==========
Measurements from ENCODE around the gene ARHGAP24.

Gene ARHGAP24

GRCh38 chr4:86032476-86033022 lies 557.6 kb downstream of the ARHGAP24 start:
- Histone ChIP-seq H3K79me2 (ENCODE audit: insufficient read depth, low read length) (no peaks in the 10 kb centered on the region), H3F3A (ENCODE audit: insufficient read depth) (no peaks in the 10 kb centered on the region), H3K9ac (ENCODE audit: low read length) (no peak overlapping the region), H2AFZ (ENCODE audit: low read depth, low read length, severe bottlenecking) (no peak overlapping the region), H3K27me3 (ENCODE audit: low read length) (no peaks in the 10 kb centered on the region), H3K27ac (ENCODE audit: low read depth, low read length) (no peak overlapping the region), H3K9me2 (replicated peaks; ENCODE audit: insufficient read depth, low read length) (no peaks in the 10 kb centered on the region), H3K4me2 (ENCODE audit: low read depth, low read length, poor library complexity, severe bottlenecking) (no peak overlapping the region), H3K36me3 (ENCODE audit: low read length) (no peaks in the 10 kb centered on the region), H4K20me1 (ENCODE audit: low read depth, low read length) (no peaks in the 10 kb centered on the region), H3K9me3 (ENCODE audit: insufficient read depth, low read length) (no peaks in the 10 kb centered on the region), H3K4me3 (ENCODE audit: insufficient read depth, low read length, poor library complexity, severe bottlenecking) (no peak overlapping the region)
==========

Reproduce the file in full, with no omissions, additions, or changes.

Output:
Measurements from ENCODE around the gene ARHGAP24.

Gene ARHGAP24

GRCh38 chr4:86032476-86033022 lies 557.6 kb downstream of the ARHGAP24 start:
- Histone ChIP-seq H3K79me2 (ENCODE audit: insufficient read depth, low read length) (no peaks in the 10 kb centered on the region), H3F3A (ENCODE audit: insufficient read depth) (no peaks in the 10 kb centered on the region), H3K9ac (ENCODE audit: low read length) (no peak overlapping the region), H2AFZ (ENCODE audit: low read depth, low read length, severe bottlenecking) (no peak overlapping the region), H3K27me3 (ENCODE audit: low read length) (no peaks in the 10 kb centered on the region), H3K27ac (ENCODE audit: low read depth, low read length) (no peak overlapping the region), H3K9me2 (replicated peaks; ENCODE audit: insufficient read depth, low read length) (no peaks in the 10 kb centered on the region), H3K4me2 (ENCODE audit: low read depth, low read length, poor library complexity, severe bottlenecking) (no peak overlapping the region), H3K36me3 (ENCODE audit: low read length) (no peaks in the 10 kb centered on the region), H4K20me1 (ENCODE audit: low read depth, low read length) (no peaks in the 10 kb centered on the region), H3K9me3 (ENCODE audit: insufficient read depth, low read length) (no peaks in the 10 kb centered on the region), H3K4me3 (ENCODE audit: insufficient read depth, low read length, poor library complexity, severe bottlenecking) (no peak overlapping the region)